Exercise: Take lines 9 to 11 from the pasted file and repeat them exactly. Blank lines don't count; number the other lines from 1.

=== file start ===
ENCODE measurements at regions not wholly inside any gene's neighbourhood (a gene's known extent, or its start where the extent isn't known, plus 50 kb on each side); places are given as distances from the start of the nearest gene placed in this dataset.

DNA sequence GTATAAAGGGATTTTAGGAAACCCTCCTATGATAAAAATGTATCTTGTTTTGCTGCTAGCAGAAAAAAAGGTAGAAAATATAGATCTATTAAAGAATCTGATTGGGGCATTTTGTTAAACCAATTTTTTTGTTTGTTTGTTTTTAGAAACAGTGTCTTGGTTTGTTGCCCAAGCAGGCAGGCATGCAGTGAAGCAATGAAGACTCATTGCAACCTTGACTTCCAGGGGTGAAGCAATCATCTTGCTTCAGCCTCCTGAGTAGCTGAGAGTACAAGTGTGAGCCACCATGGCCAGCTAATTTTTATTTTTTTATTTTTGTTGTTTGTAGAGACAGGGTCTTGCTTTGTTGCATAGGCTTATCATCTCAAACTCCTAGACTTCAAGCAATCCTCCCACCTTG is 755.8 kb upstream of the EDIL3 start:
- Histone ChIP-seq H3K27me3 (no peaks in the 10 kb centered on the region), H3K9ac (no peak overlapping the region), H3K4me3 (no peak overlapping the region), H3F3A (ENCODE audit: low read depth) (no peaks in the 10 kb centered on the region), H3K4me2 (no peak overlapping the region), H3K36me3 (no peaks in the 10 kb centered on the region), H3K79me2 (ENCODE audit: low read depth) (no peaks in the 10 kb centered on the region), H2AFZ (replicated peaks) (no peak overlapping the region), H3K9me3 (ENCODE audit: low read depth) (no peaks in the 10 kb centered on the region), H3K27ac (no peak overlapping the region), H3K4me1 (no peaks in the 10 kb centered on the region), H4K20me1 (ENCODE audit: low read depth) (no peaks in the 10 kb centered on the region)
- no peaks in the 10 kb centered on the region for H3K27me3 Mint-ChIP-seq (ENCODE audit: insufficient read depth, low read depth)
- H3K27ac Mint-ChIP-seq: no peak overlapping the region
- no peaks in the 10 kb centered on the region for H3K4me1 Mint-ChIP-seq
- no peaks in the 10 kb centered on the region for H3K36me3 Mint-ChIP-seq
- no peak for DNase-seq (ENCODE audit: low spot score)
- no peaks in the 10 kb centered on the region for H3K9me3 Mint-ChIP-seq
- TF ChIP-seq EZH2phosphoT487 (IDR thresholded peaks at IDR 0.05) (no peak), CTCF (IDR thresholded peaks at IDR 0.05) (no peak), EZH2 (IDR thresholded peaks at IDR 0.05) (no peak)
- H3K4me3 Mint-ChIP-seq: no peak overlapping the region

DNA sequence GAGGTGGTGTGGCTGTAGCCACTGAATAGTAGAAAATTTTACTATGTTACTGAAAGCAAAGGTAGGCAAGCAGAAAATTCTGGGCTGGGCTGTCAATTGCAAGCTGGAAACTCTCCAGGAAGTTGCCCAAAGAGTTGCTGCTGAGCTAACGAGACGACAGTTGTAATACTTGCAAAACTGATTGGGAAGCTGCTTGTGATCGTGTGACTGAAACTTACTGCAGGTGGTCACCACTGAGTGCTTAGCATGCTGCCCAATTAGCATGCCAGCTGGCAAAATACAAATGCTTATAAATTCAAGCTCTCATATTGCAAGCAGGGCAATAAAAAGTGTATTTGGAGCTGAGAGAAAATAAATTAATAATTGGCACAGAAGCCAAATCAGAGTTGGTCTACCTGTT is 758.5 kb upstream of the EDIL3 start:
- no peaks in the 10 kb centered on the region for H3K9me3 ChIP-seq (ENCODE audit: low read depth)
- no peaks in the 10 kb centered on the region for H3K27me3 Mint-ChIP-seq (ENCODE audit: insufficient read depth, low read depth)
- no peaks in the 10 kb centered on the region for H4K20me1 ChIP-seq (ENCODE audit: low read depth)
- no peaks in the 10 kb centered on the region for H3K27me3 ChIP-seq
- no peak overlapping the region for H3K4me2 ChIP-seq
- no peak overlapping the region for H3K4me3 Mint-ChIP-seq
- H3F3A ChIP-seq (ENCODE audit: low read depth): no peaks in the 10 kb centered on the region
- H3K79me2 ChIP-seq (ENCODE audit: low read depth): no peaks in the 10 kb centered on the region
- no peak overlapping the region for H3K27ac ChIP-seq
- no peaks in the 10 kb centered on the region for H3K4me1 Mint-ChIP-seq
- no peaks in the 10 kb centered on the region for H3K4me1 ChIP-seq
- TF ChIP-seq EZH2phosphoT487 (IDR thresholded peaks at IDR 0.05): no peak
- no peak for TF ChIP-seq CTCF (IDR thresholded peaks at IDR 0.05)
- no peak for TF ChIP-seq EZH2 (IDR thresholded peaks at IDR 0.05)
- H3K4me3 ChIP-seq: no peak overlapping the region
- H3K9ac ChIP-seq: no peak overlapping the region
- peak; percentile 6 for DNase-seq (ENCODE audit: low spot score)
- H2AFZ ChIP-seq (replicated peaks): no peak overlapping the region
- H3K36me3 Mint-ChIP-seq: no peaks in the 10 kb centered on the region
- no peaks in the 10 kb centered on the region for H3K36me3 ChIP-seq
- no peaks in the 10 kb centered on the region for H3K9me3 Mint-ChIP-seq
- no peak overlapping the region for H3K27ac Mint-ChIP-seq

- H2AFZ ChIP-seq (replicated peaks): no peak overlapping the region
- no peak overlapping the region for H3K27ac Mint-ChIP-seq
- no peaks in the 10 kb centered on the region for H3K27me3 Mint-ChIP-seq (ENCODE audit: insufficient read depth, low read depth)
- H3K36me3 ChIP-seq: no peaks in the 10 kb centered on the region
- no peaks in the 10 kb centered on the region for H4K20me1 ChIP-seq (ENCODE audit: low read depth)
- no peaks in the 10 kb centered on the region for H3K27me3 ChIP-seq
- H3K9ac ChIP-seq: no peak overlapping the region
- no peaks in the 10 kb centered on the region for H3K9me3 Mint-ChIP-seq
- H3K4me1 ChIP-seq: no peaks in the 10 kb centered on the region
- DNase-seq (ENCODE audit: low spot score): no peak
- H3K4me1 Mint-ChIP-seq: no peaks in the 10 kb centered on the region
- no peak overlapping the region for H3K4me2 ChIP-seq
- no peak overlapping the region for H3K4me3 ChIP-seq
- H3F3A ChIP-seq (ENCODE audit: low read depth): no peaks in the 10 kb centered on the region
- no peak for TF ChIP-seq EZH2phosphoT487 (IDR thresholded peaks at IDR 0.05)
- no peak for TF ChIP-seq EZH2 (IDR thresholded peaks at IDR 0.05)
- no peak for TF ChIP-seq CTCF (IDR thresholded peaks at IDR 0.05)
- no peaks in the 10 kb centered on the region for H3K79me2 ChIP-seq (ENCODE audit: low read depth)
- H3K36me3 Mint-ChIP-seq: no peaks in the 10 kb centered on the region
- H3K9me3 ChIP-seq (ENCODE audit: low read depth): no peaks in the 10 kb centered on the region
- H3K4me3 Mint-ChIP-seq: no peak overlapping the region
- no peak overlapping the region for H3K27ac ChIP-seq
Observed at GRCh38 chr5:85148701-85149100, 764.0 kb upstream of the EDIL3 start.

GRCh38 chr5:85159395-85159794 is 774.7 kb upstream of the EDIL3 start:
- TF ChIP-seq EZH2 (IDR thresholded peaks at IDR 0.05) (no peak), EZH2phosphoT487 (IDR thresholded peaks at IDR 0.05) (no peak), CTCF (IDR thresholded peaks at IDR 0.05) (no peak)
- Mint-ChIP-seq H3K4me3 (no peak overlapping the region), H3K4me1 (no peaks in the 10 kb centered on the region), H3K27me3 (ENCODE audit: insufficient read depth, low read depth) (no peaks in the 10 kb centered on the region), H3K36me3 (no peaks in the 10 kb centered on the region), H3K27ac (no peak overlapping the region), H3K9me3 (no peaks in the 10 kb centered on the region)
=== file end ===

- no peaks in the 10 kb centered on the region for H3K9me3 Mint-ChIP-seq
- TF ChIP-seq EZH2phosphoT487 (IDR thresholded peaks at IDR 0.05) (no peak), CTCF (IDR thresholded peaks at IDR 0.05) (no peak), EZH2 (IDR thresholded peaks at IDR 0.05) (no peak)
- H3K4me3 Mint-ChIP-seq: no peak overlapping the region